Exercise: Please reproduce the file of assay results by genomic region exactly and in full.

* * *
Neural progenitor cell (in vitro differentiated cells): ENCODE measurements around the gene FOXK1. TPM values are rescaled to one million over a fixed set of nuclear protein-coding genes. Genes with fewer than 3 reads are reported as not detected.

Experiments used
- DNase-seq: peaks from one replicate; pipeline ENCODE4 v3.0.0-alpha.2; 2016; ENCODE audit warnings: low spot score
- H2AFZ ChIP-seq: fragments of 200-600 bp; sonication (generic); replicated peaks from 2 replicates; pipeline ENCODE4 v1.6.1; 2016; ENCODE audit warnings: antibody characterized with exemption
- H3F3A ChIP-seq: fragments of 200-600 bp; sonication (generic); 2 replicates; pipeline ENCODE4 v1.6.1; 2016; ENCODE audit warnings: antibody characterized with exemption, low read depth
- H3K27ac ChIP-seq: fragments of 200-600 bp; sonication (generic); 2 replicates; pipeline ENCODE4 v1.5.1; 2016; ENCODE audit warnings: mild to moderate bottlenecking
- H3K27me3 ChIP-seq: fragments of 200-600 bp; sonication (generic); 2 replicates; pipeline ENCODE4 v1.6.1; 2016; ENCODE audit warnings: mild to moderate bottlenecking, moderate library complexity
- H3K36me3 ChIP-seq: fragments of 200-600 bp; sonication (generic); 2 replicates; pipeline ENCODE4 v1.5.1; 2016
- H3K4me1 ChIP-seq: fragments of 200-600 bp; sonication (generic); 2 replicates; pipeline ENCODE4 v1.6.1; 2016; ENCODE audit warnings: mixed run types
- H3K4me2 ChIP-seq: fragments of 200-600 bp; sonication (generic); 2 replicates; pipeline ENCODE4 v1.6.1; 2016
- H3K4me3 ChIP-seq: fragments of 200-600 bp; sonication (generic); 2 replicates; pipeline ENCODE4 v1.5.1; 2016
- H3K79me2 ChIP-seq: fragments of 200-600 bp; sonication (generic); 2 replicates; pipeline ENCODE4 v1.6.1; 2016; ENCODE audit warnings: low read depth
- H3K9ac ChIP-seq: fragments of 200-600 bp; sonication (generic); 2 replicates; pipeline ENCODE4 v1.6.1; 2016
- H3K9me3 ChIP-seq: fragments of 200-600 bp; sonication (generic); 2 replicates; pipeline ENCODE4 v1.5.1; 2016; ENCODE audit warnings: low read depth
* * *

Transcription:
Neural progenitor cell (in vitro differentiated cells): ENCODE measurements around the gene FOXK1. TPM values are rescaled to one million over a fixed set of nuclear protein-coding genes. Genes with fewer than 3 reads are reported as not detected.

Experiments used
- DNase-seq: peaks from one replicate; pipeline ENCODE4 v3.0.0-alpha.2; 2016; ENCODE audit warnings: low spot score
- H2AFZ ChIP-seq: fragments of 200-600 bp; sonication (generic); replicated peaks from 2 replicates; pipeline ENCODE4 v1.6.1; 2016; ENCODE audit warnings: antibody characterized with exemption
- H3F3A ChIP-seq: fragments of 200-600 bp; sonication (generic); 2 replicates; pipeline ENCODE4 v1.6.1; 2016; ENCODE audit warnings: antibody characterized with exemption, low read depth
- H3K27ac ChIP-seq: fragments of 200-600 bp; sonication (generic); 2 replicates; pipeline ENCODE4 v1.5.1; 2016; ENCODE audit warnings: mild to moderate bottlenecking
- H3K27me3 ChIP-seq: fragments of 200-600 bp; sonication (generic); 2 replicates; pipeline ENCODE4 v1.6.1; 2016; ENCODE audit warnings: mild to moderate bottlenecking, moderate library complexity
- H3K36me3 ChIP-seq: fragments of 200-600 bp; sonication (generic); 2 replicates; pipeline ENCODE4 v1.5.1; 2016
- H3K4me1 ChIP-seq: fragments of 200-600 bp; sonication (generic); 2 replicates; pipeline ENCODE4 v1.6.1; 2016; ENCODE audit warnings: mixed run types
- H3K4me2 ChIP-seq: fragments of 200-600 bp; sonication (generic); 2 replicates; pipeline ENCODE4 v1.6.1; 2016
- H3K4me3 ChIP-seq: fragments of 200-600 bp; sonication (generic); 2 replicates; pipeline ENCODE4 v1.5.1; 2016
- H3K79me2 ChIP-seq: fragments of 200-600 bp; sonication (generic); 2 replicates; pipeline ENCODE4 v1.6.1; 2016; ENCODE audit warnings: low read depth
- H3K9ac ChIP-seq: fragments of 200-600 bp; sonication (generic); 2 replicates; pipeline ENCODE4 v1.6.1; 2016
- H3K9me3 ChIP-seq: fragments of 200-600 bp; sonication (generic); 2 replicates; pipeline ENCODE4 v1.5.1; 2016; ENCODE audit warnings: low read depth